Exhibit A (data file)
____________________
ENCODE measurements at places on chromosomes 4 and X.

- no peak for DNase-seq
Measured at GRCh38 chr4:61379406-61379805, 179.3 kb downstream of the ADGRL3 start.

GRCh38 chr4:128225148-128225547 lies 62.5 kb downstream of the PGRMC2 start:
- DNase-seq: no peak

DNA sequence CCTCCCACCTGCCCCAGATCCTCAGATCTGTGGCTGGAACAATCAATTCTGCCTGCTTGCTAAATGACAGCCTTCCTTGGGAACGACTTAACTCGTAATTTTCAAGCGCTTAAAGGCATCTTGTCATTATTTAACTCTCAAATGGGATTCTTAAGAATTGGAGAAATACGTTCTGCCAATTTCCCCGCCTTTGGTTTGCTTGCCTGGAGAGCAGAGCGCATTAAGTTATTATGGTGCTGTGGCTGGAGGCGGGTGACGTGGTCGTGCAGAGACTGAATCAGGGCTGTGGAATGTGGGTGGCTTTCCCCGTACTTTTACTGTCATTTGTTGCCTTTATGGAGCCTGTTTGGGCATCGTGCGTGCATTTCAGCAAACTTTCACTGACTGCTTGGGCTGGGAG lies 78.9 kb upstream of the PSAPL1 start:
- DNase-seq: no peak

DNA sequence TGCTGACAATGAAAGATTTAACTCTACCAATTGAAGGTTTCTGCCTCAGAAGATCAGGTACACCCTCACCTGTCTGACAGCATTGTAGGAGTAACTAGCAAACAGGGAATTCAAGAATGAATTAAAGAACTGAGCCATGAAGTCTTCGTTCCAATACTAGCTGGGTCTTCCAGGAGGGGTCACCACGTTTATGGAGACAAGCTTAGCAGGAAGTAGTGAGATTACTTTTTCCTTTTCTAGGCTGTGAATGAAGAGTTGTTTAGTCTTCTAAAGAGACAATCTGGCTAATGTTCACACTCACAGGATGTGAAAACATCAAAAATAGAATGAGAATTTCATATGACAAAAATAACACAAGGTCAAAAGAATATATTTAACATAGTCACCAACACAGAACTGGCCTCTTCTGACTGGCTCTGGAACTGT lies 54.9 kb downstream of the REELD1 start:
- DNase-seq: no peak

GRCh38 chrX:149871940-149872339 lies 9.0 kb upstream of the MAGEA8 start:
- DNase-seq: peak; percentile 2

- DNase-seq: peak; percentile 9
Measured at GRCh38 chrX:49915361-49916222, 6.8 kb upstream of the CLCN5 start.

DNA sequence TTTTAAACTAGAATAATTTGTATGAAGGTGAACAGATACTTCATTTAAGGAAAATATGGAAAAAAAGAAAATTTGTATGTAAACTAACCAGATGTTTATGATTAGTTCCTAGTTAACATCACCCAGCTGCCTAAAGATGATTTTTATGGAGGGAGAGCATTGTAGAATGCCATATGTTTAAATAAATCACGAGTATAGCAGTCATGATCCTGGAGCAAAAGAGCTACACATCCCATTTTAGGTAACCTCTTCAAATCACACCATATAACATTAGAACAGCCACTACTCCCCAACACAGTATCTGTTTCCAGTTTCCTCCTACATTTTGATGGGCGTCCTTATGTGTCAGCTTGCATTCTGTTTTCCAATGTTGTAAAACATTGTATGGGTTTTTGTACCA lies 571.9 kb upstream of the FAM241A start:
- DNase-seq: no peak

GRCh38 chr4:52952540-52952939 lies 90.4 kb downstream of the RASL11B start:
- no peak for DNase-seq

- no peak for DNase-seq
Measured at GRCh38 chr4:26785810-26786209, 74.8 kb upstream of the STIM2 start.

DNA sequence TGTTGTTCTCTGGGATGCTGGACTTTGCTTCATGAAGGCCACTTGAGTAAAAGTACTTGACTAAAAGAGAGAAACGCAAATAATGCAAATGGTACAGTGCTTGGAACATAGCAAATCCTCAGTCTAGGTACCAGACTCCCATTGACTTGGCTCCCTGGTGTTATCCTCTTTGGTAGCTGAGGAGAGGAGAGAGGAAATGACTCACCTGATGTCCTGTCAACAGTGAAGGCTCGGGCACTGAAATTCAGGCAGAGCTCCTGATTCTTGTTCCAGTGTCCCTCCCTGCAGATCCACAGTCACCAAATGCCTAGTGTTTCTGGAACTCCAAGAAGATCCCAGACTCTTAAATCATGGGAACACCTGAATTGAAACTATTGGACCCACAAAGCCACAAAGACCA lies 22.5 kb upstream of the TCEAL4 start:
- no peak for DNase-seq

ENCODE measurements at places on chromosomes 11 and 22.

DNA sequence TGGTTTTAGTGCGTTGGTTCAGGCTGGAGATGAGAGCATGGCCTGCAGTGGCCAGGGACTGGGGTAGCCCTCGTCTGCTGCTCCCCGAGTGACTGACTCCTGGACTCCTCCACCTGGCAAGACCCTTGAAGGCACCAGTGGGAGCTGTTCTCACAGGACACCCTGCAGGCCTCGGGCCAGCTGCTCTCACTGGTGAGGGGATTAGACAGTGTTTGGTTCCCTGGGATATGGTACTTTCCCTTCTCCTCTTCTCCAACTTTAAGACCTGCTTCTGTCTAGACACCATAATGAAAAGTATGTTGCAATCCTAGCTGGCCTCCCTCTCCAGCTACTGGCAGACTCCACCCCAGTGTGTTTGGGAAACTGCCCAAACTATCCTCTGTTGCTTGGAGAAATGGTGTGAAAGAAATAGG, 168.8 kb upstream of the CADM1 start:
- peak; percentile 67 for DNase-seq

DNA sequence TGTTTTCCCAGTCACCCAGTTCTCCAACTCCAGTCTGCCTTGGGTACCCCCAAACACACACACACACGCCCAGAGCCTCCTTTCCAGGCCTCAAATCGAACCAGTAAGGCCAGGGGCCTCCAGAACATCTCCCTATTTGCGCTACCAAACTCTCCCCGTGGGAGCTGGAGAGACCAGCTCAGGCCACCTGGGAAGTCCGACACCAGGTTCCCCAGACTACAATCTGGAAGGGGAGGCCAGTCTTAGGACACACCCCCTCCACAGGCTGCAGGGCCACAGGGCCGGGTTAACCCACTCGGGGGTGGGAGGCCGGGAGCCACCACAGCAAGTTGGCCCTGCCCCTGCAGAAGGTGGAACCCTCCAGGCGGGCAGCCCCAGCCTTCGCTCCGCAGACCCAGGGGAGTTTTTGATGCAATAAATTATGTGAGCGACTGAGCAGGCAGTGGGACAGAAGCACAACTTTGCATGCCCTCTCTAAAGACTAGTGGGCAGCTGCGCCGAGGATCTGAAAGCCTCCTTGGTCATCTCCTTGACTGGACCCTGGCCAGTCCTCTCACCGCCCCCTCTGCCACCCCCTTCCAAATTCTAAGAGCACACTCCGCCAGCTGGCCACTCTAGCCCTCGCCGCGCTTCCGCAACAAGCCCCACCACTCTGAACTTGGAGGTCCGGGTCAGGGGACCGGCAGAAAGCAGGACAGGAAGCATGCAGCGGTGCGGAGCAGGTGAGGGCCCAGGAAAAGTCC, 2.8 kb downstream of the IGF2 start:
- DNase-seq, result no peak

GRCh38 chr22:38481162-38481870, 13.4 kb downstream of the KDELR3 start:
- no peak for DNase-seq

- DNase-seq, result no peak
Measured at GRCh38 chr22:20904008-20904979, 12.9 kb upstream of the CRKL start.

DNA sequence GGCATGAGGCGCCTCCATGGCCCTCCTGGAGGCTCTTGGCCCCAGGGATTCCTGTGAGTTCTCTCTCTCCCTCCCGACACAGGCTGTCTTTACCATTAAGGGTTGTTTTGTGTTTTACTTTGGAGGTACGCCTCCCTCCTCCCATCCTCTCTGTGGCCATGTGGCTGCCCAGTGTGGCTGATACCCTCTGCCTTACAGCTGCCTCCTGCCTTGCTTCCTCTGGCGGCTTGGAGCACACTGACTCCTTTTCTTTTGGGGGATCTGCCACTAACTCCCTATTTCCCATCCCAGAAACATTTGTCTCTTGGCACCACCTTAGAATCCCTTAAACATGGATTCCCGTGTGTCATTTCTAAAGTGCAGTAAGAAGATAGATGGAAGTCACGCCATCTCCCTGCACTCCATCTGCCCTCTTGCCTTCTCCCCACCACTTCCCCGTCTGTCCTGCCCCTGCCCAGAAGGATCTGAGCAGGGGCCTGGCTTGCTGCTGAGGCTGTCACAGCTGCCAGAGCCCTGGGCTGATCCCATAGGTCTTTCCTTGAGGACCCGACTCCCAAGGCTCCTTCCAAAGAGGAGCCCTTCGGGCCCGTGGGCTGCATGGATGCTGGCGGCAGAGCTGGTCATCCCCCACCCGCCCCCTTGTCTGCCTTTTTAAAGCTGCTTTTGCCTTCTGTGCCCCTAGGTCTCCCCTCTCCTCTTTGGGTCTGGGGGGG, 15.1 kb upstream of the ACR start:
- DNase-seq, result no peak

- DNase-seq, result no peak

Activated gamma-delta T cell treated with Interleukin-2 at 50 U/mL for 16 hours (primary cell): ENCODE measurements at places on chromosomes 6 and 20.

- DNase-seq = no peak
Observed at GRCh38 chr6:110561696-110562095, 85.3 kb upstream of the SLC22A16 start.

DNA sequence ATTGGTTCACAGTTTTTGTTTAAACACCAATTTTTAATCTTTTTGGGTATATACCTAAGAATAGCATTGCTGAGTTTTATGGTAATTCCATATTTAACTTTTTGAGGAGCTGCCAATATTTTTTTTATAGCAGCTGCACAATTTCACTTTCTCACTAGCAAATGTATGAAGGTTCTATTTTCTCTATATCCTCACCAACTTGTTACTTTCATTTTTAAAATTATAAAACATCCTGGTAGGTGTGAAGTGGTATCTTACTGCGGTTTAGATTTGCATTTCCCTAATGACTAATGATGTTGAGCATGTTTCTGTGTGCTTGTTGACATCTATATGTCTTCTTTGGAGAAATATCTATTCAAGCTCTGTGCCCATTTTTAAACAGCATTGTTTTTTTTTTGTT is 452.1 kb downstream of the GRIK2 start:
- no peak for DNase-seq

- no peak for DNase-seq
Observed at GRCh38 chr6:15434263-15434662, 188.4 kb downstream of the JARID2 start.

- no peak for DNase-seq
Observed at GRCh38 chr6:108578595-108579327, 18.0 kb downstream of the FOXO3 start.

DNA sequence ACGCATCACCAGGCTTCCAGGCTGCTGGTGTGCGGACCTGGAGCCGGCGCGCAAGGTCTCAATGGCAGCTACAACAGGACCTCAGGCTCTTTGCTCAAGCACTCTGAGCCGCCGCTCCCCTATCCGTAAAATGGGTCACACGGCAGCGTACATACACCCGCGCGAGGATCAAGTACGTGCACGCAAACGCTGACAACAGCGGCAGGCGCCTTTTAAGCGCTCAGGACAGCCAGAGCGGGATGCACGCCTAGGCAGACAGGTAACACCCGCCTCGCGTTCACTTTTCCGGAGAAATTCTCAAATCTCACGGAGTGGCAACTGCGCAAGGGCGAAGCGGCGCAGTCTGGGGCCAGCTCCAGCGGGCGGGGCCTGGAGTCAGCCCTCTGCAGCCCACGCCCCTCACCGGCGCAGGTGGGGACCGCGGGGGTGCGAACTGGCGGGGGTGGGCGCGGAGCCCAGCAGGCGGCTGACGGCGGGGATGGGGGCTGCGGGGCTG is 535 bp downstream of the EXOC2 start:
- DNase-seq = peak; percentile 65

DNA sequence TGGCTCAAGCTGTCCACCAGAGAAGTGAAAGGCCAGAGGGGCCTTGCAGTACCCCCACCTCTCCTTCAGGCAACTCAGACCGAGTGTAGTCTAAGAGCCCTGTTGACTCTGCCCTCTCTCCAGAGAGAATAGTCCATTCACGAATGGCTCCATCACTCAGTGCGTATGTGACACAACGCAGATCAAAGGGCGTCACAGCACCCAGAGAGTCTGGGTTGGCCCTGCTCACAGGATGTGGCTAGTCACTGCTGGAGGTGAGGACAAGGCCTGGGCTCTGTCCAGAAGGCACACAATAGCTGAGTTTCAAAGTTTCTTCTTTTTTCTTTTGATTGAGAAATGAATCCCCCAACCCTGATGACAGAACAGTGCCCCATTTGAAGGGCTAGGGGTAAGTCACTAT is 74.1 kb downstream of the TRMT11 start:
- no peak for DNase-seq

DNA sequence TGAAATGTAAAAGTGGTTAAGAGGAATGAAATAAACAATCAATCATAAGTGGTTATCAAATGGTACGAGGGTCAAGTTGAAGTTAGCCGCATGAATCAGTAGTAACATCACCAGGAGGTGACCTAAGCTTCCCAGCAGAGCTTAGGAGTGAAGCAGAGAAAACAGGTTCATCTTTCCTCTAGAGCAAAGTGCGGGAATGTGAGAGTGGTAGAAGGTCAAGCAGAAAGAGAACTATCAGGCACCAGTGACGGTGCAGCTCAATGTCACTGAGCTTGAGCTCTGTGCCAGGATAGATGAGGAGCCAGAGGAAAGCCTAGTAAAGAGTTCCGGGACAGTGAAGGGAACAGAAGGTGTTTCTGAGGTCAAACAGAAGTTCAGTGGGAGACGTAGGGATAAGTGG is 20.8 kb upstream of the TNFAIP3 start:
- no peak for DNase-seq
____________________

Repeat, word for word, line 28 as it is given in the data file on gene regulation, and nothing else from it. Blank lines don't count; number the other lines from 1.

- no peak for DNase-seq